Many business disputes must be resolved in litigation and discovery is a critical part of the preparation that occurs before a case reaches the trial phase. Discovery is the formal process by which information is exchanged between the parties in the lawsuit. In English, discovery is when both parties put their cards on the table. The information obtained during the discovery process allows each side to know what evidence the other side will present before the judge or jury – the strengths and the deficits in each side’s case. Discovery also gives both sides a good idea of whether the case can be settled.
What Information is Requested During the Discovery Process?
Once a lawsuit has been commenced, and the pleadings have been served, the case will enter the discovery phase. Both sides have essential tools available to them to gather information at this time, including the following:
- Document demands — A document demand is a request for relevant documents related to the claims or defenses asserted in the case. The types of documents that might be asked for can vary widely, depending upon the facts of the case. Documents are not just physical printed documents but can extend to text messages, electronic mail messages, and documents kept in electronic form. These documents are referred to as electronically stored information or “ESI”.
- Requests for admission — Each side can send the other a “request for admission” asking them to admit or deny specific facts. These Requests for Admissions cannot ask about ultimate issues of the case or legal conclusions. In the event the other side doesn’t respond, the facts purported in the request are deemed true.
- Interrogatories — Interrogatories are a series of written questions that must be answered in writing, under oath. These questions are a tool that can be used to have the parties answer specific questions to gain information that can be explored further during a deposition.
- Depositions — A deposition is a testimony taken out of court, under oath. A lawyer will ask the party or witness a series of questions that are required to be answered. While there are very few limits as to the types of questions that can be asked during a deposition, objections may be raised on the record on the grounds of form, relevancy, or privilege.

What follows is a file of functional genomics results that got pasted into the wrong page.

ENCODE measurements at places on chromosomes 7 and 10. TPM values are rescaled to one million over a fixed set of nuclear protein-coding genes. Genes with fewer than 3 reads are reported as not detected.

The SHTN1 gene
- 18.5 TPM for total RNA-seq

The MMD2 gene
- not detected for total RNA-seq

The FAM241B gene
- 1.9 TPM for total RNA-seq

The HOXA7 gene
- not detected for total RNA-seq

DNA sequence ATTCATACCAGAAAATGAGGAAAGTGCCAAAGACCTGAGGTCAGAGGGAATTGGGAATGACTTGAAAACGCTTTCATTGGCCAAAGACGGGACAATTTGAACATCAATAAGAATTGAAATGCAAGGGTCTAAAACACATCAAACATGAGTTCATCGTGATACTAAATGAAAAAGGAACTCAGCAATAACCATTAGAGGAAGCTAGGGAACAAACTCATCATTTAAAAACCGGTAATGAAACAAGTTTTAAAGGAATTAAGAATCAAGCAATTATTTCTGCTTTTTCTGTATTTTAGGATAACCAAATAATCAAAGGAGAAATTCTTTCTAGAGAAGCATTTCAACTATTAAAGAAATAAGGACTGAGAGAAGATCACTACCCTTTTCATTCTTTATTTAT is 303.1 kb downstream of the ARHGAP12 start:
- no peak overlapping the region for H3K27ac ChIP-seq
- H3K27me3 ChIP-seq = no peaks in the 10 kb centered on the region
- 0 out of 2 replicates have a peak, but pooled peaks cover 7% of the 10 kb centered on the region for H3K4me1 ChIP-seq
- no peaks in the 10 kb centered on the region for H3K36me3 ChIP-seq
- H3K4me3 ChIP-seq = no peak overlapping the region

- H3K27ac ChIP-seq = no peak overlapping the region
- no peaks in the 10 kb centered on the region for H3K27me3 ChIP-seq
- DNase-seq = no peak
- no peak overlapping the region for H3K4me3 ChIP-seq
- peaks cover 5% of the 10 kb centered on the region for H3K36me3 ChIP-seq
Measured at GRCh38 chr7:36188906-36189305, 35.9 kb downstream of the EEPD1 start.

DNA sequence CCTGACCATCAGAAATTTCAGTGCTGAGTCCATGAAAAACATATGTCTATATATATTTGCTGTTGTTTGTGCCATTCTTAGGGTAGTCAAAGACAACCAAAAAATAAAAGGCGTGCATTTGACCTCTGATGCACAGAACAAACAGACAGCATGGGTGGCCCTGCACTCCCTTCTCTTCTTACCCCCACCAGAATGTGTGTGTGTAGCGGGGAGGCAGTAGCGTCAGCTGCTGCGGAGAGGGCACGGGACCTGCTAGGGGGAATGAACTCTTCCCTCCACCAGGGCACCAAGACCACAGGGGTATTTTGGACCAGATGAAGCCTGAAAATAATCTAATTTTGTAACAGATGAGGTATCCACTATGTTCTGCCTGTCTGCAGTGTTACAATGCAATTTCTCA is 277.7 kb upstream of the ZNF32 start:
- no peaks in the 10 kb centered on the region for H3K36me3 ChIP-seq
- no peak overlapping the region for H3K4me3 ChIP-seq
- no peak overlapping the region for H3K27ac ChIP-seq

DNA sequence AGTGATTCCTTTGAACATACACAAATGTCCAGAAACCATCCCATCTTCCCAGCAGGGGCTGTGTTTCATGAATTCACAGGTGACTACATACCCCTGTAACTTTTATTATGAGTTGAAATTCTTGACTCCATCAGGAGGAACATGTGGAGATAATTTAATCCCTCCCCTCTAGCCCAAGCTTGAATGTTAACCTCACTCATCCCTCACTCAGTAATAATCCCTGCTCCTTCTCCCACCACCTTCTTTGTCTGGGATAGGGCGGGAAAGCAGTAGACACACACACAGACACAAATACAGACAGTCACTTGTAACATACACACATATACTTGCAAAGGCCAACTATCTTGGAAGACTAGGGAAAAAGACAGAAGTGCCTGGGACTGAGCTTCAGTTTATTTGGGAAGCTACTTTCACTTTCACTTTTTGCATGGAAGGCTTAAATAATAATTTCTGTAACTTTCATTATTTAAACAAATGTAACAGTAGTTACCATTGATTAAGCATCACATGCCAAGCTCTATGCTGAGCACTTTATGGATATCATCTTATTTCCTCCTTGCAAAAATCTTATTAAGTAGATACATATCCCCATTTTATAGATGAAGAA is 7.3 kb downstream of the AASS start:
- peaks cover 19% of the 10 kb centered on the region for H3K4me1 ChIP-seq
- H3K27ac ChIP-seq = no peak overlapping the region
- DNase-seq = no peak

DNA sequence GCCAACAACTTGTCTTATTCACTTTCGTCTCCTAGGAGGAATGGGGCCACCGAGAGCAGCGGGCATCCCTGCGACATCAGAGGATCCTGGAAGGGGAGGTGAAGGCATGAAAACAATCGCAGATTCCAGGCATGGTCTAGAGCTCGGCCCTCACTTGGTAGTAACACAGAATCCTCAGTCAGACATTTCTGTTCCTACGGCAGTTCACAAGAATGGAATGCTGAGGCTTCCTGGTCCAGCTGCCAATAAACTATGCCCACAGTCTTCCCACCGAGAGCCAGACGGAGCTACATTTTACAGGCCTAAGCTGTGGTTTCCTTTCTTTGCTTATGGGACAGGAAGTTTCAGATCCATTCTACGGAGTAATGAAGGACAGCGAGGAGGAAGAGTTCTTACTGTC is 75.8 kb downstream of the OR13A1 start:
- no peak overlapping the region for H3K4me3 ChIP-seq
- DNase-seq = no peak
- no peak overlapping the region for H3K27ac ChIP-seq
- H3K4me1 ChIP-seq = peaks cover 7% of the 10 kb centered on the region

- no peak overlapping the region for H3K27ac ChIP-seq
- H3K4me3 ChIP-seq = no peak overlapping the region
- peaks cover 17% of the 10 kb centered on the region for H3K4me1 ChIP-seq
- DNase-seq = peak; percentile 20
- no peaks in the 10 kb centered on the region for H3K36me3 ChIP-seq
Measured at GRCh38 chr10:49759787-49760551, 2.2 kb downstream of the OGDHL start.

None of the tools above can be used to collect privileged information or information that is not germane to the case. In certain instances, a judge may need to rule on whether a party is required to provide the requested information
What is a Party’s Duty to Preserve Documents?
As soon as litigation is anticipated, both sides have a duty to preserve documents and any other evidence in the case. A party seeking evidence should ensure they send a well-crafted litigation hold letter advising them not to destroy any document, data, or electronically stored information that might be relevant to the action. A litigation hold letter may also be sent to third parties who might have documents within their possession, custody, and control.
Failure to retain or preserve necessary documents and evidence can result in spoliation. Litigants can face serious sanctions for spoliation, including dismissal of the action and monetary penalties. A judge might also strike a pleading or allow the jury to take a negative inference against the party who destroyed the evidence. A negative inference can permit the jury to infer the party had something to hide — and the evidence is missing simply because it adversely impacts their case.
Contact an Experienced New York Business Litigation Attorney
The rules of discovery are complex and it’s crucial to have a knowledgeable business law attorney on your side who can protect your rights and interests. Brinen & Associates is committed to providing reliable representation to entrepreneurs and business owners for a wide variety of business litigation matters. Call (212) 330-8151 or send us a message to learn more about how we can help.